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DNA Finding Could Boost AIDS Research

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WEDNESDAY, March 15 (HealthDay News) -- U.S. scientists say they've discovered natural defense cells that can be used to fight off HIV, the virus that causes AIDS.

Researchers at Ohio State University in Columbus say two proteins that normally help repair cellular DNA can also destroy DNA made by HIV after it invades a human cell. The virus cannot survive or reproduce without its genetic code, the researchers point out.

Currently, antiviral treatment involves a combination of drugs that block the ability of HIV to reproduce and spread. This approach does not eliminate HIV from the body, however, and, in time, the virus can develop mutations that make it resistant to the drugs.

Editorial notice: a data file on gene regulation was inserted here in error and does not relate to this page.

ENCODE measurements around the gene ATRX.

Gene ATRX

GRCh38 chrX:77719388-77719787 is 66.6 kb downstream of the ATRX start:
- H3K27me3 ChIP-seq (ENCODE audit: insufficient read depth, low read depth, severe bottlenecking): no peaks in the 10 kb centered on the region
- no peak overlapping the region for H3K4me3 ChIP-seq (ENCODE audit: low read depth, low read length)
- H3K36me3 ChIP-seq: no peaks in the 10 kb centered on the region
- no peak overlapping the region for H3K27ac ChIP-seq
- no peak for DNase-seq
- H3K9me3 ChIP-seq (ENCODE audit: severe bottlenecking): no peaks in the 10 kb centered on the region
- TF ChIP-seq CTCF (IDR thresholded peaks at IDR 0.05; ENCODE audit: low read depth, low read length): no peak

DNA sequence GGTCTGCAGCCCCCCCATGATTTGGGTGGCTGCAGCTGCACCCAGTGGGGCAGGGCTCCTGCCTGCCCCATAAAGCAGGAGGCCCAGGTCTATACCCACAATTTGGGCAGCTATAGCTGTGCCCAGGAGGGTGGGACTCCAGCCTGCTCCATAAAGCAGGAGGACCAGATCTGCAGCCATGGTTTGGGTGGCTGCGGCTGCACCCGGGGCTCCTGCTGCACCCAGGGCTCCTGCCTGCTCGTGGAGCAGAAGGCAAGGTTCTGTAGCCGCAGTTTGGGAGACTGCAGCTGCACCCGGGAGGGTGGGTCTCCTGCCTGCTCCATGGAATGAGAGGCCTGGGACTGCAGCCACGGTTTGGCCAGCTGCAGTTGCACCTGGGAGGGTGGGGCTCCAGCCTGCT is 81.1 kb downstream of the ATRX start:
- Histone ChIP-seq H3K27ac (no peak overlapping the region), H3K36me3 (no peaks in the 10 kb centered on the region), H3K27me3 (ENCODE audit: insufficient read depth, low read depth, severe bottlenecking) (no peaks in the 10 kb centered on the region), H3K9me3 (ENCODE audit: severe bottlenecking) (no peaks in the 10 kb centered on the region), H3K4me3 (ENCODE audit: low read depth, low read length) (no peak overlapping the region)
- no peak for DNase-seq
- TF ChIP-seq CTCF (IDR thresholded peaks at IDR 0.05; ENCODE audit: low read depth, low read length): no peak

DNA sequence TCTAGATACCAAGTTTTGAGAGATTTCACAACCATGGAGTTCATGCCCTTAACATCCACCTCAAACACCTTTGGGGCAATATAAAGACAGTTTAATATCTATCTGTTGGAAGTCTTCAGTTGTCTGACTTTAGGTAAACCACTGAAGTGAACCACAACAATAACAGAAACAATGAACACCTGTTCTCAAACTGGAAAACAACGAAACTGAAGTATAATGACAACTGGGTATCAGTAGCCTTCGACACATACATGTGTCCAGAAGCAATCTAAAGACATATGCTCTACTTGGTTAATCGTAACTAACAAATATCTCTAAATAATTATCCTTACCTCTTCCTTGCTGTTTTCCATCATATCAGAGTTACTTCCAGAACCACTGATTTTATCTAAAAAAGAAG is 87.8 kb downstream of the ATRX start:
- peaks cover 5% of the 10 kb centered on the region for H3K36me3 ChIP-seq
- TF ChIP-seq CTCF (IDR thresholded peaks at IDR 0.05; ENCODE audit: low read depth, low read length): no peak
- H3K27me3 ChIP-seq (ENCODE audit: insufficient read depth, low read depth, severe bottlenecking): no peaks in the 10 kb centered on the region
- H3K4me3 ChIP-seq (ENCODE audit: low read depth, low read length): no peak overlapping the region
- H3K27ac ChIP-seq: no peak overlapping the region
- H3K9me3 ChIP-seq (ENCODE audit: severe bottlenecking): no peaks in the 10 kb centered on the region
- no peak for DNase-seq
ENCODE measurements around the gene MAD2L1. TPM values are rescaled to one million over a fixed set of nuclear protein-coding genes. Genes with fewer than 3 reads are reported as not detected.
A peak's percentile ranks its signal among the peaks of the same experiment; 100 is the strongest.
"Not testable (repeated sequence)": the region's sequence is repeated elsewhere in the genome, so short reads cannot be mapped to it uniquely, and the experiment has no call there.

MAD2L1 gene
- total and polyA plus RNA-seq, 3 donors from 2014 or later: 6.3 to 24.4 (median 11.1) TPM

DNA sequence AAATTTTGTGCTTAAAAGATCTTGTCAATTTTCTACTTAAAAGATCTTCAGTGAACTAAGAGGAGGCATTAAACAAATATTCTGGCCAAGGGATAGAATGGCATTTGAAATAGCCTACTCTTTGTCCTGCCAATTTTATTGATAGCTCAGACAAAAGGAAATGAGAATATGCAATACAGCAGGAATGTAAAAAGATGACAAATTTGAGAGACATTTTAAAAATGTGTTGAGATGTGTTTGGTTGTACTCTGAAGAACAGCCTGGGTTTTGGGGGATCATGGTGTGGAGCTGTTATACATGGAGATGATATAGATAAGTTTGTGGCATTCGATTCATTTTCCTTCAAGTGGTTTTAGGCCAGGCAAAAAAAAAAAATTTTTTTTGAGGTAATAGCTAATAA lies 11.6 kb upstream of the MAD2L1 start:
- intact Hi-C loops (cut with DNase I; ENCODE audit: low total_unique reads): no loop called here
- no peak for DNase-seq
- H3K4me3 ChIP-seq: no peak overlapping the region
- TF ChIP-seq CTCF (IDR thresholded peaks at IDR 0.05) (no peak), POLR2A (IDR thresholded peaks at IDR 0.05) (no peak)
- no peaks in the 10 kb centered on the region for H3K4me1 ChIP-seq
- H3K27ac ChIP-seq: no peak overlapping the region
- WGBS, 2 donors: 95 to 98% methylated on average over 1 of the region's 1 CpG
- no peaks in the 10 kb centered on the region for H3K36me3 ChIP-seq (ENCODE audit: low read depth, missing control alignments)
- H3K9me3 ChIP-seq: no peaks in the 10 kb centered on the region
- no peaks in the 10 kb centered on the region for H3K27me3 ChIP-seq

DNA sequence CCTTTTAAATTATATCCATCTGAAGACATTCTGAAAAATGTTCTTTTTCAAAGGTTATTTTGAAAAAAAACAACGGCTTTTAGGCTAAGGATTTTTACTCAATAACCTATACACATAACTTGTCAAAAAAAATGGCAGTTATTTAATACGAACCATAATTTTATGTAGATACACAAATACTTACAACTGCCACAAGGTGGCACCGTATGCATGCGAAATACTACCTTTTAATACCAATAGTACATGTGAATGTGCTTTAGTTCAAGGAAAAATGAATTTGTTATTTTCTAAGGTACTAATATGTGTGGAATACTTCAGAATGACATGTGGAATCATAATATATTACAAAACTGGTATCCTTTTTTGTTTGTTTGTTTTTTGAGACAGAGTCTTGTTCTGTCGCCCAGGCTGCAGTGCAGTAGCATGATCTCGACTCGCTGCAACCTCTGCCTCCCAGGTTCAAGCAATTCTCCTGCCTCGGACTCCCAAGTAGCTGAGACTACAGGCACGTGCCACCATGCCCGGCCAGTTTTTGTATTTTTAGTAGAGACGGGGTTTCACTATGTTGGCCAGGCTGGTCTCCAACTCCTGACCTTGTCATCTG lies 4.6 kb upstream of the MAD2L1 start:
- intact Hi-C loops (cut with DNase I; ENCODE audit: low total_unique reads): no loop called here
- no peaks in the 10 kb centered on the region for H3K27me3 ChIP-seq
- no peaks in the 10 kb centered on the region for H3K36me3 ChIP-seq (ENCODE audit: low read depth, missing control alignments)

This new finding may lead to more effective treatments, the Ohio team said. "Our findings identify a new potential drug target, one that involves a natural host defense. HIV treatments that target cellular components should be far less likely to develop resistance," principal investigator Richard Fishel, a professor of molecular virology, immunology, and molecular genetics, said in a prepared statement.

The study appears in this week's issue of the Proceedings of the National Academy of Sciences.

More information

The American Medical Association has more about HIV infection.

SOURCE: Ohio State University, news release, March 13, 2006
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